Breaking down the Austin Rivers-Marcin Gortat trade

On Tuesday, the Washington Wizards and Los Angeles Clippers agreed to and executed a trade, swapping Marcin Gortat and Austin Rivers. On the surface, two slightly overpaid players being exchanged for one another without additional draft picks or young players going one way or the other makes the move relatively uninteresting, but there could be a lot of implications for these teams and the league at large as a result.  For Los Angeles, the trade helps to clarify their guard rotation and brings in a center to man the middle in case DeAndre Jordan leaves this summer, and for Washington, they get rid of an unhappy player in the locker room and add depth in the backcourt, an area in which they sorely lacked last season.

Despite turning in the best year of his career in 2017-18, Rivers was going to see his role shrink going forward after the Clippers drafted two players at his position in the lottery of last Thursday’s NBA Draft. Shai Gilgeous-Alexander and Jerome Robinson just added to the insane depth they had at the guard positions, which still includes Lou Williams, Milos Teodosic, Patrick Beverley, and Jawun Evans, not to mention free agents Avery Bradley and Tyrone Wallace. Though Teodosic still may be cut between now and when free agency kicks off, that’s still a ton of guards to bring into next season. Gortat provides them at least a reasonable facsimile of Jordan at about half the cost, though there’s no getting around Gortat’s age and rapid decline over the last few years. Still perhaps the best screen setter in the league, some of his skills on both ends of the floor have fallen off considerably, as he’s no longer nearly as mobile as he once was as a defender and doesn’t have the scoring prowess he once boasted in pick-and-roll settings. Inserting Gortat in Jordan’s role and expecting similar production will lead to nothing but disappointment for the Clippers, but it’s likely that restricted free agent Montrezl Harrell can take some of that burden off Gortat, as well as anybody they’re able to bring in during free agency. Still, purely based on the value of the two players league-wide, it has to be said that going from Rivers to Gortat is a downgrade for the Clippers, even if it makes sense given their roster construction.

For Washington, bringing in a high-level backup combo guard will fit seamlessly into their system behind John Wall and Bradley Beal. Rivers will even be able to play the 3 in small-ball units, as he did for stretches with the Clippers last season. Not the purest ball handler, Rivers will benefit from always sharing the court with one of Wall and Beal, giving the Wizards another playmaking option to pair with him. After a rough start to his career from beyond the three-point line, Rivers has turned it around in recent seasons and now actively looks for his shot in spot-up situations, which wasn’t always the case when he was younger. He also brings above-average perimeter defense to the table, a skill the Wizards were getting from precisely nobody off their bench last season. Rivers’ deal expires at the end of the 2018-19 season, but they might still view him as a long-term piece, or at least that’s what they’ll tell Kelly Oubre during extension negotiations this fall.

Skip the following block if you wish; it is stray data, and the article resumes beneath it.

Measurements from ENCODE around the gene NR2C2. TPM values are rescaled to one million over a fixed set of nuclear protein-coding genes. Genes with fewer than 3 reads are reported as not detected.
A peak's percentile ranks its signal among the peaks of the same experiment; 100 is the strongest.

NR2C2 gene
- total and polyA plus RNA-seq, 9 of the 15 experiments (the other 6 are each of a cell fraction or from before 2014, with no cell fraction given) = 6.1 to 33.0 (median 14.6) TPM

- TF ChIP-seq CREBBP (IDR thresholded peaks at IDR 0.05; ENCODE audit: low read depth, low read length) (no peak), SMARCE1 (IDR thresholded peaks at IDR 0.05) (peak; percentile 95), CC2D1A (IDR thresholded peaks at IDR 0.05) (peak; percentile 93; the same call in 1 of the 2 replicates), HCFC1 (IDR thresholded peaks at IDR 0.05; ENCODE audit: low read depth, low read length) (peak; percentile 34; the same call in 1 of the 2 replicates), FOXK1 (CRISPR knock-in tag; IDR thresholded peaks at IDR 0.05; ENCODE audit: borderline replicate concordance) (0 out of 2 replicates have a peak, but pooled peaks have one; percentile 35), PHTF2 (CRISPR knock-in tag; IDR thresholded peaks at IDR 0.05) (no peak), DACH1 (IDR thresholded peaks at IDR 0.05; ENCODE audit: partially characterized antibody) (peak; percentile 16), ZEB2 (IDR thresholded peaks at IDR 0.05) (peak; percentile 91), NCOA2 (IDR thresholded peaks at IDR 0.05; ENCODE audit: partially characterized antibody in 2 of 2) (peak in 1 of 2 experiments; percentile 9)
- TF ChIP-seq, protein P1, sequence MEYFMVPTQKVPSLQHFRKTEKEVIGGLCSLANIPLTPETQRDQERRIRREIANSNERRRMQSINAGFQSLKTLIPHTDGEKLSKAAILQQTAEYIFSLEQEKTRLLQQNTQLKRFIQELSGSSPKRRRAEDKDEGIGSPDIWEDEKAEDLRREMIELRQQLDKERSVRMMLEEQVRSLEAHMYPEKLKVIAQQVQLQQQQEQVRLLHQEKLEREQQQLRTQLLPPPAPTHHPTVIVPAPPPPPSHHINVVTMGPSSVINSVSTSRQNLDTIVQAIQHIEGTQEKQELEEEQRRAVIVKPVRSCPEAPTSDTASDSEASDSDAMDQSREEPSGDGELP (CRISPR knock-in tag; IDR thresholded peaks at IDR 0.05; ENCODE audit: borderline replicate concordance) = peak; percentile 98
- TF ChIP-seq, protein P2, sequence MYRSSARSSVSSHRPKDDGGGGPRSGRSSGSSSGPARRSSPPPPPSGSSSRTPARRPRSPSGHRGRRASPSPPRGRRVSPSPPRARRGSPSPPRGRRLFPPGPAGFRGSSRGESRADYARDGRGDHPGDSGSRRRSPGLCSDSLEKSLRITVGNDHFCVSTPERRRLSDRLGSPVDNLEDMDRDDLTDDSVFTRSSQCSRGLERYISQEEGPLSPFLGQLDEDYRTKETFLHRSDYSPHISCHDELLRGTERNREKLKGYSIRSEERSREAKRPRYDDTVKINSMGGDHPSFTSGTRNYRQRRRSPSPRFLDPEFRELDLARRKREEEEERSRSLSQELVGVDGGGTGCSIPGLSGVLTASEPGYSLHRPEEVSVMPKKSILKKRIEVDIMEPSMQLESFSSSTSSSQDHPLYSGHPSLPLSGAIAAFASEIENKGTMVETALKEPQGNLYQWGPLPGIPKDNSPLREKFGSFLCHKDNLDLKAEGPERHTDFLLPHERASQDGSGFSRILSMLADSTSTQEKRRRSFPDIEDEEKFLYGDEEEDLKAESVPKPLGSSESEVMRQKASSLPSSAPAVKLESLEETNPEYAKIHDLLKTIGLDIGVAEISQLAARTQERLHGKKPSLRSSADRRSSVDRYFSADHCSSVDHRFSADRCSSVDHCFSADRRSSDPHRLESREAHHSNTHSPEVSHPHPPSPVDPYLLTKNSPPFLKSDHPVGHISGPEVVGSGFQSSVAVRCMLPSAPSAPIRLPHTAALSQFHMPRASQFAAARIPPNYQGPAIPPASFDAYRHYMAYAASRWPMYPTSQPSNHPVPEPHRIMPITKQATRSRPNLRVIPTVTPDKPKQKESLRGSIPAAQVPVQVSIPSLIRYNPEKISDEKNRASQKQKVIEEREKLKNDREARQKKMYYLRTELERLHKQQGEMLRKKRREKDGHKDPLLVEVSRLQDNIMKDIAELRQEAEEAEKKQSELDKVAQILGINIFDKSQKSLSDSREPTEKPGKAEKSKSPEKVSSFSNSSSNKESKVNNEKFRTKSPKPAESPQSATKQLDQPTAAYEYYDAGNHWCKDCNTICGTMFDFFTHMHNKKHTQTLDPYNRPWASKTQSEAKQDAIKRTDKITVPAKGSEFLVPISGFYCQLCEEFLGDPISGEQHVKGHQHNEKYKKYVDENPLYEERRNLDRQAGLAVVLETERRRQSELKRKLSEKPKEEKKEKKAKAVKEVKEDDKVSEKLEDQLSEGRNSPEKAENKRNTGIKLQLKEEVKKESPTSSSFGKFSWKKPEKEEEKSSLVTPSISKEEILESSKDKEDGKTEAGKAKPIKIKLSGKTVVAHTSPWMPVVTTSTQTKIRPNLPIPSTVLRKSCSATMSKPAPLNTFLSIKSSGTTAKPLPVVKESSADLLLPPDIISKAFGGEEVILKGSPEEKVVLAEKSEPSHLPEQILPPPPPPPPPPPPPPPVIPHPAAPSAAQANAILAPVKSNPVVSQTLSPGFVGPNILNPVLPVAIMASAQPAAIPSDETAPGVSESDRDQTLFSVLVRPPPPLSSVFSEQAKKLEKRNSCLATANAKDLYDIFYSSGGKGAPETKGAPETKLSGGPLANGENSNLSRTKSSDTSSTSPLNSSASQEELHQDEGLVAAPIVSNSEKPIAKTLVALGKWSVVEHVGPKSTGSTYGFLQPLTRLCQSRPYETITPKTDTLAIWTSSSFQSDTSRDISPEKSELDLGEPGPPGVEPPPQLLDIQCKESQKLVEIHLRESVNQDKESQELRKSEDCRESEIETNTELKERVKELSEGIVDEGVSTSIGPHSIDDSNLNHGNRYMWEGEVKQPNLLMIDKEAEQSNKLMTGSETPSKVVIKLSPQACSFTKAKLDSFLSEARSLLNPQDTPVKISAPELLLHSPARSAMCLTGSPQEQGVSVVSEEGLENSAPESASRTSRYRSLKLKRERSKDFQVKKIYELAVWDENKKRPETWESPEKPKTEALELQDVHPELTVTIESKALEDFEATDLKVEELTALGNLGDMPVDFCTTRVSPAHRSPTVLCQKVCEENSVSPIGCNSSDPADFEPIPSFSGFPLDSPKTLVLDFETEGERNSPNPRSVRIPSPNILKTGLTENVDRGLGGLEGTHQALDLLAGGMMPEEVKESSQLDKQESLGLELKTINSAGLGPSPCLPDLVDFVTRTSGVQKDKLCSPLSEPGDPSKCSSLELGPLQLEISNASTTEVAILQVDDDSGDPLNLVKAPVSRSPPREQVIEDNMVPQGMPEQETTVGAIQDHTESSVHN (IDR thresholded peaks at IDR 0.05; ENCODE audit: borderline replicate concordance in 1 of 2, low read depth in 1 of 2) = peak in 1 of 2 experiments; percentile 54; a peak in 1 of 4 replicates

From a cap management perspective, this deal keeps Washington over the projected tax line for 2018-19 but does cut about $1.5 million of their final bill. Of course, there are more moves to come for the team, so where exactly they end up remains to be seen, but cutting about $1 million in salary and $1.5 million in tax payments while trading for the better player who fits their team seamlessly has to be seen as a big win for the Wizards. For Los Angeles, the deal puts them closer to the tax for now, but that won’t matter once Jordan is no longer taking up $24.1 million of their team salary. Whether he opts in and is traded or leaves in free agency, it certainly seems as though he’s not long for the Clippers’ roster, which will give them more room under the tax to use their mid-level and biannual exceptions to bring in additional players. The Clippers had to do something to address their guard rotation and Jordan’s impending departure, but one would think there was a better deal than this out there.

A note on the 2017-18 luxury tax: Los Angeles was dangerously close to the tax for this league year and just added $1 million in 2017-18 salary, but that doesn’t put them over the tax limit for 2017-18. The tax is calculated based on a team’s roster at the end of the regular season, not the end of the league year, so this trade doesn’t affect their tax situation for this past season.